Gambesons

The Gambeson, also called Gambison or Aketon is a quilted, filled garment, which was worn under a steel armor or a chain mail tunic. Every knight or fighter was equipped with such a garment in the Middle Ages. It increased the wearing comfort of chain mail armour and could also dampen opposing shocks, thus reducing the risk of injury.

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Gambesons

Today the Gambesons are worn directly underneath the steel parts or chain mail shirt so that the cold metal is not directly on the skin. Enemy blows could be dampened by a gambeson very well. This padded garment protects against bruises, bone fractures, bruises and scrapes. Since there is no direct skin contact with the armor, the padded fabric reduces the risk of injury.

The Gambeson consisted first of several layers of linen cloth stuffed with materials, such as raw cotton, fabric residues, etc., in order to ensure an even better damping to the armor. While blows of the sword have been well intercepted, this outfit does not protect against stitches.

Combined with a leather belt, it is the best combat equipment for the next medieval event. Through the quilted and stitched materials, the Gambeson also provides warmth on the upper body so that no jacket or jacket is needed. While the original models were made without sleeves, we also offer pieces with sleeves for an even warmer feeling. The front closure is either made of leather or has several leather straps. Since there are several closures on a row, the Gambeson cannot be simply undone in a battle.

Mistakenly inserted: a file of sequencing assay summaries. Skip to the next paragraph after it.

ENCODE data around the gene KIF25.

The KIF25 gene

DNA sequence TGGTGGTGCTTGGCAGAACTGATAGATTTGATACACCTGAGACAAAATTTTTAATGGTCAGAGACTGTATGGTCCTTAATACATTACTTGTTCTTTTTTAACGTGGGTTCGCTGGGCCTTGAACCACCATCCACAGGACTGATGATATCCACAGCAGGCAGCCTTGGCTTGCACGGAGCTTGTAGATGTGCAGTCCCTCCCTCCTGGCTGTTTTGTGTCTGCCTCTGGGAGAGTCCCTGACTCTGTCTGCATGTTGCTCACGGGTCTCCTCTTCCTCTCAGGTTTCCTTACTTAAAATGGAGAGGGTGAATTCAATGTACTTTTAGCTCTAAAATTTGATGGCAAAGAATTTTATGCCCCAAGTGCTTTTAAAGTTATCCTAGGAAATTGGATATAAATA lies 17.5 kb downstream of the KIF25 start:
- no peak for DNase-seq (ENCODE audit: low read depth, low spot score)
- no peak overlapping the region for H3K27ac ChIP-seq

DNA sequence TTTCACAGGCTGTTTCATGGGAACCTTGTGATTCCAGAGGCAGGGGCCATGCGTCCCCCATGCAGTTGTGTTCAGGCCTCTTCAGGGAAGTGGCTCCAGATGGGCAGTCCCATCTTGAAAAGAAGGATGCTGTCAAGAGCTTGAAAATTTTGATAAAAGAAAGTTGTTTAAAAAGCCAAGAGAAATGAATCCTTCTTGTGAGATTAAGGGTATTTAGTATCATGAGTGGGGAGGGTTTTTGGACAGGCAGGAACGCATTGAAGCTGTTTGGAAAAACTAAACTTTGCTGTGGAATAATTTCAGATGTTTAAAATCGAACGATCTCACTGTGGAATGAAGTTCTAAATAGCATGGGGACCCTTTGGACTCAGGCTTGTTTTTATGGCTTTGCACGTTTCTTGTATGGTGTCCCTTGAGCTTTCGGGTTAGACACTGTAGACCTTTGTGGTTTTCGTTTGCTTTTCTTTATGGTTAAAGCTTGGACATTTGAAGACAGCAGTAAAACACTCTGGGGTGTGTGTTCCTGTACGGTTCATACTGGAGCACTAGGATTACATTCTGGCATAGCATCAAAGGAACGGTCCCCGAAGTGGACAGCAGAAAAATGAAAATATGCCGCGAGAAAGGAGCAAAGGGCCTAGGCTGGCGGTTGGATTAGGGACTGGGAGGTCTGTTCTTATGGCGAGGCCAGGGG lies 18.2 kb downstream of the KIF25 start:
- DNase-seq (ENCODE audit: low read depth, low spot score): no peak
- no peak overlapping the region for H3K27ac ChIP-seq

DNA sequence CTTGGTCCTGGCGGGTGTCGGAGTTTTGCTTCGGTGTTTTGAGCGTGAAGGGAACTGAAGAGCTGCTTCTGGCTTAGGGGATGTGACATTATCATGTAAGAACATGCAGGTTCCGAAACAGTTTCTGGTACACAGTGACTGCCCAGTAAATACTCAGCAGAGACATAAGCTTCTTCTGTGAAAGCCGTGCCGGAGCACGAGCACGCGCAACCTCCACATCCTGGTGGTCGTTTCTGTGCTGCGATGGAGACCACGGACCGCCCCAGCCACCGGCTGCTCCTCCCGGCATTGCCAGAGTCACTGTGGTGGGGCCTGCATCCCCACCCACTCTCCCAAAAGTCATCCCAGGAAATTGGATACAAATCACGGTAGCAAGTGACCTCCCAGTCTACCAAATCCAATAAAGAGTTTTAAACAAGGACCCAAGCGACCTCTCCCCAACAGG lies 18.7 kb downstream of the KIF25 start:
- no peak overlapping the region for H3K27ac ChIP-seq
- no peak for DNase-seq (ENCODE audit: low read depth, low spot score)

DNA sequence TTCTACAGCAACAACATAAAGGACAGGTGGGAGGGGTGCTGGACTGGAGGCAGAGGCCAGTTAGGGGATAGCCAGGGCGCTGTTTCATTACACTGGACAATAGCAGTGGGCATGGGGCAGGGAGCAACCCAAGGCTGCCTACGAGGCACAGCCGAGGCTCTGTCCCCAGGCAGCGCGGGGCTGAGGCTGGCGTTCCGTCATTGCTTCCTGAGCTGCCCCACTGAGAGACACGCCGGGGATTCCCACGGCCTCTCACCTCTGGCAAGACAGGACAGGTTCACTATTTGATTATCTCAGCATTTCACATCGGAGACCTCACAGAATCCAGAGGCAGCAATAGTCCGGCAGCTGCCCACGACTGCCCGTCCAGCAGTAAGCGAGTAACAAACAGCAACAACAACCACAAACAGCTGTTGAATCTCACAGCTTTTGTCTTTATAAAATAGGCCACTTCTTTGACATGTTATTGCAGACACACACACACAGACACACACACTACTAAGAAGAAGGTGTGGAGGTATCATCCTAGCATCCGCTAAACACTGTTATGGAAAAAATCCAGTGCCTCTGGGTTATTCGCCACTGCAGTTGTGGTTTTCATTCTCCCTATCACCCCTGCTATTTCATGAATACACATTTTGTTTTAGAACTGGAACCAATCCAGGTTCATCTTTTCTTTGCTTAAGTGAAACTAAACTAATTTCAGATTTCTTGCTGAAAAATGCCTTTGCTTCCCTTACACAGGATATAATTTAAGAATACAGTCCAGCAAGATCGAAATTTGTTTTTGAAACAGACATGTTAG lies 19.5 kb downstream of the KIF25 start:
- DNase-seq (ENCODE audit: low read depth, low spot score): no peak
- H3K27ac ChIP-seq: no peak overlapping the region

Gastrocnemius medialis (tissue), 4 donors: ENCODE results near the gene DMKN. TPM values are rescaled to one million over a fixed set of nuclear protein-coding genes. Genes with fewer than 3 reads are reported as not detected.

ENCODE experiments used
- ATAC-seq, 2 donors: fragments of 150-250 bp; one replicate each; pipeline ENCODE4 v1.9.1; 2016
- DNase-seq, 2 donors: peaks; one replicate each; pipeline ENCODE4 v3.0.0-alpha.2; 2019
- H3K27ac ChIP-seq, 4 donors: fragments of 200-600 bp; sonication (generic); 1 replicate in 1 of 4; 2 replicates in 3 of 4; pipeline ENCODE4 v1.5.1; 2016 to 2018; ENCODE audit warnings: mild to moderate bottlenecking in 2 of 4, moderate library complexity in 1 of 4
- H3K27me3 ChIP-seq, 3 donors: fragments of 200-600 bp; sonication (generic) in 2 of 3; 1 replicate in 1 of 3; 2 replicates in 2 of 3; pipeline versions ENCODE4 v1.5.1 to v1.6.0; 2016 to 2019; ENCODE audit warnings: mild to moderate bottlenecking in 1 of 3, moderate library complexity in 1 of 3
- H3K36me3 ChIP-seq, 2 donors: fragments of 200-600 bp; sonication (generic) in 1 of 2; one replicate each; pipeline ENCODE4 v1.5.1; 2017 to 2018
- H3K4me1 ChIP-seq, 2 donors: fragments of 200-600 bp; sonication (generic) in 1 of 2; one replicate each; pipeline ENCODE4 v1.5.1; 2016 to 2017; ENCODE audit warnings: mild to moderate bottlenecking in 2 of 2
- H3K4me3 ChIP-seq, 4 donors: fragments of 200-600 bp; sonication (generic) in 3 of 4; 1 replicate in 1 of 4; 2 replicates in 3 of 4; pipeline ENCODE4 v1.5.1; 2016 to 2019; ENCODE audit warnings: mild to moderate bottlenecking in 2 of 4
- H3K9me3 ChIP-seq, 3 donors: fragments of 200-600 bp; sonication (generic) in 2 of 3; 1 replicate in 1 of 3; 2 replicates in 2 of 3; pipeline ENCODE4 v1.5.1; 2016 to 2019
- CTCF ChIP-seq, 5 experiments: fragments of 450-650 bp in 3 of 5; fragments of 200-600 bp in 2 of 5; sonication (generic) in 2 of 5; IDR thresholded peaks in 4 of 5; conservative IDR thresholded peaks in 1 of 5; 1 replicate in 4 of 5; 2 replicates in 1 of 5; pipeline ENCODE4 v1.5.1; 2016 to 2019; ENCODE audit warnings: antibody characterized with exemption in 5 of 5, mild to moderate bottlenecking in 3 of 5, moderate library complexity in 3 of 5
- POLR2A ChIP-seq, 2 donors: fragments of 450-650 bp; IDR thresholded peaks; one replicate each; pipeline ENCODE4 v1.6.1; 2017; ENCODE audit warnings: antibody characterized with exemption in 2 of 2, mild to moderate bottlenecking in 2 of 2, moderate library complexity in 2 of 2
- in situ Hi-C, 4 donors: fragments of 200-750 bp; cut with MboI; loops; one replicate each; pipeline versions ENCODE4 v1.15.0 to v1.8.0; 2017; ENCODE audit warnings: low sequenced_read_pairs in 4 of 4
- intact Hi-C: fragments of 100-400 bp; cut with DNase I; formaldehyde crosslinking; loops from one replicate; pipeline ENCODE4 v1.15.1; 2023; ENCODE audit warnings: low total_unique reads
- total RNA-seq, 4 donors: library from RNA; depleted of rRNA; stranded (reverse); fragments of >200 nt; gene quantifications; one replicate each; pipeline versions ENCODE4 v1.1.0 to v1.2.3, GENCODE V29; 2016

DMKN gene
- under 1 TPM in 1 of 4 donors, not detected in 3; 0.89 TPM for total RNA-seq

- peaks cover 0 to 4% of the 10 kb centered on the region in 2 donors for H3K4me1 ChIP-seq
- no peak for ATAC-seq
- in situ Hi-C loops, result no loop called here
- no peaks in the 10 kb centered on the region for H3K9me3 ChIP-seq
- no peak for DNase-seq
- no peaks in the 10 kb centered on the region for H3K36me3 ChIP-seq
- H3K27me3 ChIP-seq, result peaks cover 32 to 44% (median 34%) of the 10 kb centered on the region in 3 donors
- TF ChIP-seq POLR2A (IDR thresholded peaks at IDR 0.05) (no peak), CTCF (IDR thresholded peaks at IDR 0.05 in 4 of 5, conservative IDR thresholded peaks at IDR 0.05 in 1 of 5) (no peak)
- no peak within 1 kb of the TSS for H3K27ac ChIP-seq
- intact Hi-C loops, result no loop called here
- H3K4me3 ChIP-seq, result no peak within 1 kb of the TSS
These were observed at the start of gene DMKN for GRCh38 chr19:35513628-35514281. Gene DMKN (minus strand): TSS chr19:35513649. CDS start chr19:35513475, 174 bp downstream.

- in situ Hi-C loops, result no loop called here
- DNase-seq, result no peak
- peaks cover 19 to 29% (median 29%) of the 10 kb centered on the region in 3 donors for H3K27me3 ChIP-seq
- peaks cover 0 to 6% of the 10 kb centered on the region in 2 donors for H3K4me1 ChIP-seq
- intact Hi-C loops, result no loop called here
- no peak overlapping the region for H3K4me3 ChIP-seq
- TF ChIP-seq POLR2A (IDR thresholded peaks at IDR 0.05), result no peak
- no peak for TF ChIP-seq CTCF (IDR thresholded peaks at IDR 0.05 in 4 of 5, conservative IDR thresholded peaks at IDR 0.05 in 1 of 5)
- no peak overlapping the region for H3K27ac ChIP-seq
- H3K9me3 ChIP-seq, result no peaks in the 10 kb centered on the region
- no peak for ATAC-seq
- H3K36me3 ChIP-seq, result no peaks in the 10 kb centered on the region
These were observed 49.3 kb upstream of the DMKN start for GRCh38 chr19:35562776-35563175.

Evidently from the 15th century the Gambeson was often replaced by the Brigantine (by Brigant: Kriegsknecht), here small armor plates of metal or other robust materials were sewn between the cloth or leather layers. As the forerunner of this "middle way" between the textile equipment and the harness, the highly medieval platerock is often regarded.